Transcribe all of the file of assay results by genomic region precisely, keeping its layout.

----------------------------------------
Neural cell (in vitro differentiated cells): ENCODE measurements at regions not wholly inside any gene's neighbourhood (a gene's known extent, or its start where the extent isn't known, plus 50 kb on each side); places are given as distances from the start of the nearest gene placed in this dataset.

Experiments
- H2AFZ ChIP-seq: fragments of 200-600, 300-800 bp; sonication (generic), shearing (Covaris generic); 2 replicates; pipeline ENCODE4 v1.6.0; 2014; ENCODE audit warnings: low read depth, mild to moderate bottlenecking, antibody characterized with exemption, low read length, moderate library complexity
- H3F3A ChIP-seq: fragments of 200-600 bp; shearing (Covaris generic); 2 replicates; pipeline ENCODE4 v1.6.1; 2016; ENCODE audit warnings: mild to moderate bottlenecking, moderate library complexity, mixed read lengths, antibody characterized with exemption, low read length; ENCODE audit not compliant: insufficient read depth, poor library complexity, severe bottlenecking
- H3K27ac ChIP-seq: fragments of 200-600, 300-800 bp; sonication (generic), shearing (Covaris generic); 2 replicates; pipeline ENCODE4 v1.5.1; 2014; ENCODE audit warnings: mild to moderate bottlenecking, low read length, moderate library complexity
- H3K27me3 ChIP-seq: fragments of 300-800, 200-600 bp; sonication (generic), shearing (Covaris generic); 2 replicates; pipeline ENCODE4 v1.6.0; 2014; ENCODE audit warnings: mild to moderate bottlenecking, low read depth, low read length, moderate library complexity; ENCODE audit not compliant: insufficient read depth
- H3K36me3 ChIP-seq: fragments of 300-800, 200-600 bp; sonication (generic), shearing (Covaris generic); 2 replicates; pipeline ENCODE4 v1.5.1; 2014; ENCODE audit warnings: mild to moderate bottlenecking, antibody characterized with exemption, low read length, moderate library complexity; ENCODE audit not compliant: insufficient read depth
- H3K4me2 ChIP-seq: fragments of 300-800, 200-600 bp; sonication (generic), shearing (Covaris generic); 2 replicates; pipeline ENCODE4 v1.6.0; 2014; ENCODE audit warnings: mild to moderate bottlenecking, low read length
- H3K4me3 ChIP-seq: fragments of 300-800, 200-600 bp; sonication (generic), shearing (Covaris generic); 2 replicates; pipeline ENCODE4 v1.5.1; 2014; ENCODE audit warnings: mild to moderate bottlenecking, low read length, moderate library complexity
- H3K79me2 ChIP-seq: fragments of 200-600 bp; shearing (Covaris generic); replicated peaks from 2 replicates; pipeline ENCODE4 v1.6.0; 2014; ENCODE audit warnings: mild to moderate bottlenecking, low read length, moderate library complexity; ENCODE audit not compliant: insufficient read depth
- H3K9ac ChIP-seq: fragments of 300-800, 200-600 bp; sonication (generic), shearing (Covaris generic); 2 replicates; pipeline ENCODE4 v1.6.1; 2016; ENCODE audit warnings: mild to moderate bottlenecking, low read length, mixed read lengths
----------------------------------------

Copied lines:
Neural cell (in vitro differentiated cells): ENCODE measurements at regions not wholly inside any gene's neighbourhood (a gene's known extent, or its start where the extent isn't known, plus 50 kb on each side); places are given as distances from the start of the nearest gene placed in this dataset.

Experiments
- H2AFZ ChIP-seq: fragments of 200-600, 300-800 bp; sonication (generic), shearing (Covaris generic); 2 replicates; pipeline ENCODE4 v1.6.0; 2014; ENCODE audit warnings: low read depth, mild to moderate bottlenecking, antibody characterized with exemption, low read length, moderate library complexity
- H3F3A ChIP-seq: fragments of 200-600 bp; shearing (Covaris generic); 2 replicates; pipeline ENCODE4 v1.6.1; 2016; ENCODE audit warnings: mild to moderate bottlenecking, moderate library complexity, mixed read lengths, antibody characterized with exemption, low read length; ENCODE audit not compliant: insufficient read depth, poor library complexity, severe bottlenecking
- H3K27ac ChIP-seq: fragments of 200-600, 300-800 bp; sonication (generic), shearing (Covaris generic); 2 replicates; pipeline ENCODE4 v1.5.1; 2014; ENCODE audit warnings: mild to moderate bottlenecking, low read length, moderate library complexity
- H3K27me3 ChIP-seq: fragments of 300-800, 200-600 bp; sonication (generic), shearing (Covaris generic); 2 replicates; pipeline ENCODE4 v1.6.0; 2014; ENCODE audit warnings: mild to moderate bottlenecking, low read depth, low read length, moderate library complexity; ENCODE audit not compliant: insufficient read depth
- H3K36me3 ChIP-seq: fragments of 300-800, 200-600 bp; sonication (generic), shearing (Covaris generic); 2 replicates; pipeline ENCODE4 v1.5.1; 2014; ENCODE audit warnings: mild to moderate bottlenecking, antibody characterized with exemption, low read length, moderate library complexity; ENCODE audit not compliant: insufficient read depth
- H3K4me2 ChIP-seq: fragments of 300-800, 200-600 bp; sonication (generic), shearing (Covaris generic); 2 replicates; pipeline ENCODE4 v1.6.0; 2014; ENCODE audit warnings: mild to moderate bottlenecking, low read length
- H3K4me3 ChIP-seq: fragments of 300-800, 200-600 bp; sonication (generic), shearing (Covaris generic); 2 replicates; pipeline ENCODE4 v1.5.1; 2014; ENCODE audit warnings: mild to moderate bottlenecking, low read length, moderate library complexity
- H3K79me2 ChIP-seq: fragments of 200-600 bp; shearing (Covaris generic); replicated peaks from 2 replicates; pipeline ENCODE4 v1.6.0; 2014; ENCODE audit warnings: mild to moderate bottlenecking, low read length, moderate library complexity; ENCODE audit not compliant: insufficient read depth
- H3K9ac ChIP-seq: fragments of 300-800, 200-600 bp; sonication (generic), shearing (Covaris generic); 2 replicates; pipeline ENCODE4 v1.6.1; 2016; ENCODE audit warnings: mild to moderate bottlenecking, low read length, mixed read lengths